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Approps Fights Leave Bruised Feelings in the House

By Ben Pershing
The House last week voted to spend well over $100 billion to fund two wars, dozens of federal agencies and itself, while at the same time conducting substantive debates on the fate of prisoners at Guantanamo Bay and the advisability of extending a huge line of credit to the International Monetary Fund. But along the way, Democrats and Republicans also engaged in a protracted fight over process, one that could affect the chamber's ability to move President Obama's big-ticket agenda items later this year.

On Tuesday night, the House passed a $106 billion supplemental spending bill to pay for the wars in Iraq and Afghanistan, respond to the flu pandemic and bolster the IMF, among other purposes. The debate was heated at times, as the two parties took turns accusing each other of exploiting U.S. troops for political ends.

But that was nothing compared to Thursday's debate over the $64 billion measure to fund, among other agencies, the departments of Commerce and Justice, which devolved into a marathon of floor votes the likes of which the chamber has rarely seen.

In the end, the House held 53 roll call votes Thursday -- a modern record, according to multiple sources -- as Republicans sought to protest their inability to offer unlimited amendments to the measure, and Democrats accused the minority of obstructionism.

On Friday, the House passed the legislative branch spending bill, with Republicans again complaining that nearly all of their amendments were blocked from consideration. When the dust had settled, even veterans of past partisan battles said the level of discourse in the chamber had reached a new low.

"It's much worse," said Rep. David Dreier (Calif.), the top Republican on the Rules Committee who has led many of his party's procedural fights over the years.

Rep. Jose Serrano (D-N.Y.), a veteran appropriator, said that fights over procedure are commonplace, but "what's changed on the floor is the language, the rhetoric, the anger," all of which "makes it not fun at times" to participate in debates.

Dreier and his fellow Republicans complain that Democrats broke with tradition by moving the Commerce-Justice-science bill under a "closed rule," meaning that the number of amendments allowed was limited. Spending bills typically move under open rules, giving the minority ample opportunity to weigh in.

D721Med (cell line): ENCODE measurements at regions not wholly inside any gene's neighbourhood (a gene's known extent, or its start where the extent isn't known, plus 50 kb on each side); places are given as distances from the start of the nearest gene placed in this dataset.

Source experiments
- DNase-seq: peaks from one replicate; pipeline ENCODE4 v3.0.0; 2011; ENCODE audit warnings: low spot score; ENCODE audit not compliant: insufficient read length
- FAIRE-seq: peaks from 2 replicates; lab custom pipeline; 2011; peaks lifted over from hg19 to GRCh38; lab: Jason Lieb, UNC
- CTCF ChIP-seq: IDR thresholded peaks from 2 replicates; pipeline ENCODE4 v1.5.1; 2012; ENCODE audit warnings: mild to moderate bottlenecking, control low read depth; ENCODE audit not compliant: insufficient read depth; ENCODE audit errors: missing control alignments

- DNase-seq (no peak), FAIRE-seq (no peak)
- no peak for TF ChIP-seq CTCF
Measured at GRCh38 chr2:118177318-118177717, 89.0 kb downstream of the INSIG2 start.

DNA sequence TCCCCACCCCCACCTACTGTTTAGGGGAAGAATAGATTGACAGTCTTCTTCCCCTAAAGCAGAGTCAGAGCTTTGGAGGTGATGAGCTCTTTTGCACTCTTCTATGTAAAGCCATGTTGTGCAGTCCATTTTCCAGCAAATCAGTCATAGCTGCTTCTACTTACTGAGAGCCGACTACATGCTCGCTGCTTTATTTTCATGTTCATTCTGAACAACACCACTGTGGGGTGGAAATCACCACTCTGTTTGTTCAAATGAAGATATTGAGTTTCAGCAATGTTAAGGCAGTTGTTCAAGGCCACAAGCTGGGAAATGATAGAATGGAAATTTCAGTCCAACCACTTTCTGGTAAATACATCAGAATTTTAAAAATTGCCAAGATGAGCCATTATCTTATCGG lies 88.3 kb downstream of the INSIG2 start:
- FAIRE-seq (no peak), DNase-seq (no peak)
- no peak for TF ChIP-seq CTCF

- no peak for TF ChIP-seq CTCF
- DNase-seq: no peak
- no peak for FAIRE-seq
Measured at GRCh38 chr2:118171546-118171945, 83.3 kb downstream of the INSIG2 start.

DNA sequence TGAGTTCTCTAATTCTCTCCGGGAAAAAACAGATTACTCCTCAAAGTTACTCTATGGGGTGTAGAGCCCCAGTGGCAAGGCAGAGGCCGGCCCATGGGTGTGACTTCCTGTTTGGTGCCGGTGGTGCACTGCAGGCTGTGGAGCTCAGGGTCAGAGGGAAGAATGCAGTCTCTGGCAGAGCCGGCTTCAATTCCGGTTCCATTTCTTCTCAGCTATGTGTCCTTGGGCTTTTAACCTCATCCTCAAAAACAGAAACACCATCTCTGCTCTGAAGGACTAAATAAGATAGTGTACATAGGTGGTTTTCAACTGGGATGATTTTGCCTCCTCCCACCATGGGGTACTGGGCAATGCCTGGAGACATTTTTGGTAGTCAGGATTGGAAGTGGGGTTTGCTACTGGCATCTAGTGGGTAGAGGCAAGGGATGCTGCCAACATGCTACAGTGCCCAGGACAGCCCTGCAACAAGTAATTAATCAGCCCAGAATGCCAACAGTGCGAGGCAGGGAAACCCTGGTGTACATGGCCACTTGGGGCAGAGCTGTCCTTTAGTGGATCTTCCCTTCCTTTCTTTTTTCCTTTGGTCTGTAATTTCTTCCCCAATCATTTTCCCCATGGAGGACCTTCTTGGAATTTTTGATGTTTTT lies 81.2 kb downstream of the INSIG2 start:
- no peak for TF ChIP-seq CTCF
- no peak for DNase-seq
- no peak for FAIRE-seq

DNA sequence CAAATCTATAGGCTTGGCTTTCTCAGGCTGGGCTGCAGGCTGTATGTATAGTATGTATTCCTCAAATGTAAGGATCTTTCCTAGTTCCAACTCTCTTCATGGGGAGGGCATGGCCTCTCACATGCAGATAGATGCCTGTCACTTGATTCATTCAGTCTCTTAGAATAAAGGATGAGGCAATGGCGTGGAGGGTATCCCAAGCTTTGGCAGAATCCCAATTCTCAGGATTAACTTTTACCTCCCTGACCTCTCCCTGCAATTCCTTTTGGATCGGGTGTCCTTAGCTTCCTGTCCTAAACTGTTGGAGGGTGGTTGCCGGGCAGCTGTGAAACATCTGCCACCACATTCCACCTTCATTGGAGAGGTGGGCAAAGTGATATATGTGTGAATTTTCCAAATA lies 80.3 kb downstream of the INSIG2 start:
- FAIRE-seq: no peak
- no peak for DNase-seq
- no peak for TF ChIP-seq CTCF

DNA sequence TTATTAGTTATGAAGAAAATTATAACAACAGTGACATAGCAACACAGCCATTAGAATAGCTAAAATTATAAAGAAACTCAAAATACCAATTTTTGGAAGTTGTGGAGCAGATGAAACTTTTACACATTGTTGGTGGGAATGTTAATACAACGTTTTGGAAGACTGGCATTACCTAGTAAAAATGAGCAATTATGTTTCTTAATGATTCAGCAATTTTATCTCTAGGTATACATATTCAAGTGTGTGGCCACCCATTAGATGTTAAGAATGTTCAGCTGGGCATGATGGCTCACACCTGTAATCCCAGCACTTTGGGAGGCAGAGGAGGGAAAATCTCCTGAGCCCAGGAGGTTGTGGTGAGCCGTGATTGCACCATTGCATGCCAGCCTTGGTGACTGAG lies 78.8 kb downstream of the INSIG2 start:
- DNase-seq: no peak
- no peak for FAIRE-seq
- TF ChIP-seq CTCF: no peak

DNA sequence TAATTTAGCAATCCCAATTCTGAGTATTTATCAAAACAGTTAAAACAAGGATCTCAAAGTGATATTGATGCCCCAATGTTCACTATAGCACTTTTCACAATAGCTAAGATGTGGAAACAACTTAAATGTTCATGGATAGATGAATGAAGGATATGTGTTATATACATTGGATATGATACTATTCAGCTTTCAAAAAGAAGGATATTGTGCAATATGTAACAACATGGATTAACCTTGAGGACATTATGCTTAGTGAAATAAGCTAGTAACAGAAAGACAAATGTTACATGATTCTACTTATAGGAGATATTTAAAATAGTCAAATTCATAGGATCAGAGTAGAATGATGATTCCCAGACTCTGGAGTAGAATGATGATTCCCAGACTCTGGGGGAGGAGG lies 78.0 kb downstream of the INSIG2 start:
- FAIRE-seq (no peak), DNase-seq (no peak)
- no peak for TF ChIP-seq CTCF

"Never before have we seen the sacrosanct appropriations process shut down," Dreier said. "Never before has unilateral action like this been taken."

Some might say Republicans are whining, but, Dreier said, "It's not whining -- it's just looking at history."

But Democrats say Republicans' sole goal was to slow or halt the legislative process, pointing out that the minority offered up more than 100 amendments. On past spending bills, Republicans and Democrats were usually able to agree on a much smaller number of amendments that would be considered.

Serrano said that the process had worked well in the past because the two sides agreed to make amendments "germane and not discuss other issues." Now, Serrano and other Democrats allege, Republicans have increased their efforts to use appropriations debates to score political points on unrelated topics. That led Democrats to impose a new requirement that amendments be pre-printed in the Congressional Record before they are considered, giving everyone time to read them

"We went out of the way to set the stage for a balanced process but once the other side made it clear they only wanted to gum up the works than all bets are off. We're still hoping to have a cooperative tone next week but stay tuned," Vincent Morris, spokesman for House Rules Committee Democrats, said Friday.

For all the heat they generate on Capitol Hill, these fights over process rarely attract much interest outside the Beltway. So why should the voting public -- or the media -- pay attention? Because last week's squabbles could be a preview of the coming debates on high-profile issues like health care reform and climate change legislation.

Dreier acknowledged that bruised feelings over appropriations bills could spill over when the chamber takes up other issues. "It does sour the whole process," he said.